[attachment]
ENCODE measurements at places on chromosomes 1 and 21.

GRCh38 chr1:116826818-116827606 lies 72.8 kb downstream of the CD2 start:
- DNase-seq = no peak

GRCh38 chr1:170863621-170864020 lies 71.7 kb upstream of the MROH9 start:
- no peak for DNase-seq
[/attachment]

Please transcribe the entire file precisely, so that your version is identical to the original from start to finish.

ENCODE measurements at places on chromosomes 1 and 21.

GRCh38 chr1:116826818-116827606 lies 72.8 kb downstream of the CD2 start:
- DNase-seq = no peak

GRCh38 chr1:170863621-170864020 lies 71.7 kb upstream of the MROH9 start:
- no peak for DNase-seq